Britain expanded the scope of its asset-freezing measures against Lebanese Islamist movement Hezbollah on Thursday to cover the entire organization as well as its military wing.
The finance ministry move follows Britain’s decision last year to classify the whole group a terrorist organization due to its destabilizing influence in the Middle East.
The heavily armed Shi’ite group was established in 1982 by Iran’s Revolutionary Guards. It is widely seen as the most powerful player in Lebanon and is part of an Iranian-led regional alliance in conflict with U.S.-allied Gulf Arab states.
Gilad Erdan, minister of public security and strategic affairs for Hezbollah’s foe Israel, said he welcomed the measure, adding that Europe was waking up to the threat from proxies of Iran.
There was no immediate reaction from Hezbollah, which does not acknowledge separate units. Last year, it said Britain’s decision to list it as terrorist showed London’s “servile obedience” to Washington which gives it the same classification.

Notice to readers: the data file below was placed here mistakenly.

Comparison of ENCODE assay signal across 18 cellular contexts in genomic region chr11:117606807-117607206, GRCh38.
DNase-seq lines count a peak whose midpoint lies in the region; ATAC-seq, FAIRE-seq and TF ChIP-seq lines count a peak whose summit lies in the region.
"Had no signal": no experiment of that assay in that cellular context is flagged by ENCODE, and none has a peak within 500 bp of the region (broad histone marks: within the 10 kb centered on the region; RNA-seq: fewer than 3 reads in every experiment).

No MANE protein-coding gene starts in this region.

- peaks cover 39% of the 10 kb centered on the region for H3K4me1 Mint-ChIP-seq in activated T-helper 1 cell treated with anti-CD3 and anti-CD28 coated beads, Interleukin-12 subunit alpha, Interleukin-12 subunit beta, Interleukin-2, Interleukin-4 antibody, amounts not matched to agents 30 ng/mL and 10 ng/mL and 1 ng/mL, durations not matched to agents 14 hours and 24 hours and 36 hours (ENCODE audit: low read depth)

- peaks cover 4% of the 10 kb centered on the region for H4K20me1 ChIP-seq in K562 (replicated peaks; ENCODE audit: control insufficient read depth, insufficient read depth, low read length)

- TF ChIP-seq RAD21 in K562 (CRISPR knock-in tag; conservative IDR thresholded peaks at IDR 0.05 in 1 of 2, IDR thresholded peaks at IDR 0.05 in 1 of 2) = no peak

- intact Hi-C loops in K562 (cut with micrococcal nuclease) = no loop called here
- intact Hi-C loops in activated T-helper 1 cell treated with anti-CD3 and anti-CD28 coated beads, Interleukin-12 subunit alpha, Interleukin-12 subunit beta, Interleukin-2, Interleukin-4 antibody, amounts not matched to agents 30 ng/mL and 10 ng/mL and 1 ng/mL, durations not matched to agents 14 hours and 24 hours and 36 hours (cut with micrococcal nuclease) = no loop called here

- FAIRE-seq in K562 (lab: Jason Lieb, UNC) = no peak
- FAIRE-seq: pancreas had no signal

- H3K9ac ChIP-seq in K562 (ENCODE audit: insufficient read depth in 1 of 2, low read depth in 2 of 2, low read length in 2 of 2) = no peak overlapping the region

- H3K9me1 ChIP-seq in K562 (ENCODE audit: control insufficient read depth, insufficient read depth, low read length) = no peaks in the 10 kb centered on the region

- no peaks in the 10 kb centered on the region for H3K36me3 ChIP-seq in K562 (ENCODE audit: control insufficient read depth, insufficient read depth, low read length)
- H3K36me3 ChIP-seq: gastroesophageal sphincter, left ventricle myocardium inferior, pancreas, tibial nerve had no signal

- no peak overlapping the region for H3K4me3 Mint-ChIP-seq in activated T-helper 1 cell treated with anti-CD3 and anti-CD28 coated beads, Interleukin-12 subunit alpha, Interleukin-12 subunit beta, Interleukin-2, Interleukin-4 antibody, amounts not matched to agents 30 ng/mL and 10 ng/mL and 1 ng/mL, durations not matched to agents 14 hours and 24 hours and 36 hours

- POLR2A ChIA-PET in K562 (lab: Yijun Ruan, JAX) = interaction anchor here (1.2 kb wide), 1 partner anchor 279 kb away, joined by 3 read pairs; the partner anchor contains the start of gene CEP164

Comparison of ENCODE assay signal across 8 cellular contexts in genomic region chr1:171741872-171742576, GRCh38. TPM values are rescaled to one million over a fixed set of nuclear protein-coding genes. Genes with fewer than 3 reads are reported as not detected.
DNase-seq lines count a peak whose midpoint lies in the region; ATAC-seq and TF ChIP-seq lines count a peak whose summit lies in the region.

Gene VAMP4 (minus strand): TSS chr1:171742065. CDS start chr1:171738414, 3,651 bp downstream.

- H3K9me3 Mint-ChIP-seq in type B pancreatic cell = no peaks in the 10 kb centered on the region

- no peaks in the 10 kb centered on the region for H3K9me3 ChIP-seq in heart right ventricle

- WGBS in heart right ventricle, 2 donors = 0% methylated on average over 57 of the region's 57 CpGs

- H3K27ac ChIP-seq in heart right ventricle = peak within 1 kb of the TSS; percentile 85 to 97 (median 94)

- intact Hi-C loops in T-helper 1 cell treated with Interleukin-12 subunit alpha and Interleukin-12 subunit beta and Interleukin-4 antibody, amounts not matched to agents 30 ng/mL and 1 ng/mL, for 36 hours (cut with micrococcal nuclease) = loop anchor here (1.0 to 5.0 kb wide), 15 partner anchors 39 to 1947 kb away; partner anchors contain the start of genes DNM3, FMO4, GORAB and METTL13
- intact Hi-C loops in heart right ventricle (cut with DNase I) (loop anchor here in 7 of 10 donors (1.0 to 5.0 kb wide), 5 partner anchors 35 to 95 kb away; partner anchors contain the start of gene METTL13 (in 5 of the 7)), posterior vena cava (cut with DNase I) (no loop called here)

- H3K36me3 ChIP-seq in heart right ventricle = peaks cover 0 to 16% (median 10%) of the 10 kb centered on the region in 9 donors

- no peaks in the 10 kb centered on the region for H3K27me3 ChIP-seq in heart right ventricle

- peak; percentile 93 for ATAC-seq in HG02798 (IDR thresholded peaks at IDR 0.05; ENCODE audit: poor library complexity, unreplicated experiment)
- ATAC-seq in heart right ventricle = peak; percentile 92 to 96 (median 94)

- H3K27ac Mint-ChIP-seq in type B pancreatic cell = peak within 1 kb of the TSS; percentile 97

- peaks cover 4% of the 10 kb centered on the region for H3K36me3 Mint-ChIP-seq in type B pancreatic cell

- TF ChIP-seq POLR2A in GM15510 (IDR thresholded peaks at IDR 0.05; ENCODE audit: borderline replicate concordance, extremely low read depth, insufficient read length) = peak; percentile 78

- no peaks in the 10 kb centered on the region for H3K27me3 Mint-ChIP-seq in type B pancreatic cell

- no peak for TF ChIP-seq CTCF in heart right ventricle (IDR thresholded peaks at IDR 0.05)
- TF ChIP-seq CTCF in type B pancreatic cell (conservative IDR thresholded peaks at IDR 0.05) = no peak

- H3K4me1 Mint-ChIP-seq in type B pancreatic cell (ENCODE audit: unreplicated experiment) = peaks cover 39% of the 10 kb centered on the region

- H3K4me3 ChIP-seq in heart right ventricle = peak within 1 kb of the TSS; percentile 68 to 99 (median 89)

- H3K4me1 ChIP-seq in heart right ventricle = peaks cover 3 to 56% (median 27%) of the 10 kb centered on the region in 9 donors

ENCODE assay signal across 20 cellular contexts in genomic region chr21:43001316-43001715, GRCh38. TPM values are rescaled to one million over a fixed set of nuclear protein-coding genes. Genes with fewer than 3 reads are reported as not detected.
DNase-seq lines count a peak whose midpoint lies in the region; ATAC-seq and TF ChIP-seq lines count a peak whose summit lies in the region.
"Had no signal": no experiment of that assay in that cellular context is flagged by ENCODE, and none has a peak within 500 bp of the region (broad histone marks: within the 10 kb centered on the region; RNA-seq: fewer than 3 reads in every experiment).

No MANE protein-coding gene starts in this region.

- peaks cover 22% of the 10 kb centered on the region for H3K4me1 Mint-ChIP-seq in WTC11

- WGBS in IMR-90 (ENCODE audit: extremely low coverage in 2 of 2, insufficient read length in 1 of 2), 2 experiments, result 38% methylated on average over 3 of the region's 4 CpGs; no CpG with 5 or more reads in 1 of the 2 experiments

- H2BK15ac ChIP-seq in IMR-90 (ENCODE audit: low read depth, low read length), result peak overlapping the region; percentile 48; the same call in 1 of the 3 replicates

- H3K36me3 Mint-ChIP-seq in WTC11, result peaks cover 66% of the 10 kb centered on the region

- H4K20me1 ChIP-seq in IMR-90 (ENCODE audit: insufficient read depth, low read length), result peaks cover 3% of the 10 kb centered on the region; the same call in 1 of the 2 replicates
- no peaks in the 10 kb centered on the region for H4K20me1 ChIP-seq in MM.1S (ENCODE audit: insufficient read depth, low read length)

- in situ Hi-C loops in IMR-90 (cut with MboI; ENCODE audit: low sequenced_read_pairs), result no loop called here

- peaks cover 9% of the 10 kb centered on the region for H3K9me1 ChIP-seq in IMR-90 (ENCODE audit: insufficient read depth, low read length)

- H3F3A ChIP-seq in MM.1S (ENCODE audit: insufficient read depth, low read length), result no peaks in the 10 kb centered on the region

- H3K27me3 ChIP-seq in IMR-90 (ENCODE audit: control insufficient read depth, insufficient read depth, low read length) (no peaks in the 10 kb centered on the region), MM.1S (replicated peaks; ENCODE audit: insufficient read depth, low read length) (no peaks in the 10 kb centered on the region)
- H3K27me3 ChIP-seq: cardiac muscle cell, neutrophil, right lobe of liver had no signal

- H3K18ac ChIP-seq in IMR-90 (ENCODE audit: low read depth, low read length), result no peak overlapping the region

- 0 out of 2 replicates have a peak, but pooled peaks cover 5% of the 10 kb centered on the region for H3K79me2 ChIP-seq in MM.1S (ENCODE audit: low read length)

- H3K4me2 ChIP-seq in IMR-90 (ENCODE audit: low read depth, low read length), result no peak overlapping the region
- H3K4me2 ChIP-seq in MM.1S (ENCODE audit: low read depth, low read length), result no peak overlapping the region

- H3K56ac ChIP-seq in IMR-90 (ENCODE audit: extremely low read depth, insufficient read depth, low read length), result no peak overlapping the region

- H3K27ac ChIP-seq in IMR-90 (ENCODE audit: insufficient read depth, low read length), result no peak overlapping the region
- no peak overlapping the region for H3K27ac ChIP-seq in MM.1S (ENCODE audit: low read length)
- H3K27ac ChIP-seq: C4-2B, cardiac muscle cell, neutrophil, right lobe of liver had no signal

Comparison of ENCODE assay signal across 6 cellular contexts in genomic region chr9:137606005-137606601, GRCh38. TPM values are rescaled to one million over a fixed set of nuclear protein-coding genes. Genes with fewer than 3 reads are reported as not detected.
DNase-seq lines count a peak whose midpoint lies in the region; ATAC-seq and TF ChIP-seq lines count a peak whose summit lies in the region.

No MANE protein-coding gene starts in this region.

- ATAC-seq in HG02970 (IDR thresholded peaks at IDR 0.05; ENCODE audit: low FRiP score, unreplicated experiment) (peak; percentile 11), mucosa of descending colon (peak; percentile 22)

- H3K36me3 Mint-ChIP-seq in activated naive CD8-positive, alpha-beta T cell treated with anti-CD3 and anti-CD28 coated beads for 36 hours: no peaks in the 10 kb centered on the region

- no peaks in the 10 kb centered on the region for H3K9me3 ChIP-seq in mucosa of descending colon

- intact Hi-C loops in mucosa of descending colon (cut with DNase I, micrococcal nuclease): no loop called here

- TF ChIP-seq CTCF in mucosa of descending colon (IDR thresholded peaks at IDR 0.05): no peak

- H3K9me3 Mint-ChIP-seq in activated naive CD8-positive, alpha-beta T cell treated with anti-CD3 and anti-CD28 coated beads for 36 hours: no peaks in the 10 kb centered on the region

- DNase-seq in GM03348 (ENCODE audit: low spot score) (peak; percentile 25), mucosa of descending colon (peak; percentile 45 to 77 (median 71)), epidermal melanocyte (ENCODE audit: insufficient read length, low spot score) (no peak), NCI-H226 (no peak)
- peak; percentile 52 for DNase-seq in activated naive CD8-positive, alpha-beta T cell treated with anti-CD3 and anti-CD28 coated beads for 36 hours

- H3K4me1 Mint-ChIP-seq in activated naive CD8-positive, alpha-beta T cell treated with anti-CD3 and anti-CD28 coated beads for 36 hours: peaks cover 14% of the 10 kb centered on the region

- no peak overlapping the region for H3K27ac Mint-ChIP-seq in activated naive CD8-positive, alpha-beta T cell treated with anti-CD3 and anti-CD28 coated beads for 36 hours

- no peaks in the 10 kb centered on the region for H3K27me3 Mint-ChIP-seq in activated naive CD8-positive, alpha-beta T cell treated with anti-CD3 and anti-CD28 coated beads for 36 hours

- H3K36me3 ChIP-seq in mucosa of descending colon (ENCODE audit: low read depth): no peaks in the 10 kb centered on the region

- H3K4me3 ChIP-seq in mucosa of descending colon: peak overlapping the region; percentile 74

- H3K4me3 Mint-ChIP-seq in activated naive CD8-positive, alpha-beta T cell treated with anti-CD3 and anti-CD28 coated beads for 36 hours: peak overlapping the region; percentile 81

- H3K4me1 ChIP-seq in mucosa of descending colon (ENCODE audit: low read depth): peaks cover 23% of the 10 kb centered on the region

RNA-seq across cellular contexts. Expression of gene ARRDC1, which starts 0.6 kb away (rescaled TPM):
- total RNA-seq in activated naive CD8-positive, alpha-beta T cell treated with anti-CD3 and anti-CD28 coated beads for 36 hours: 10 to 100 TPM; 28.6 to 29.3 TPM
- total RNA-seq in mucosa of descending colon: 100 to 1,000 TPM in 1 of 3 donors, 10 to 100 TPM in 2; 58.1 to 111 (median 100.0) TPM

Inside Britain, Hezbollah has been a topic of political controversy. The opposition Labour Party has questioned whether the government’s decision to censure Hezbollah outright was based on new evidence, or political opportunism.
Outgoing Labour leader Jeremy Corbyn has been criticized by opponents for once calling the group friends.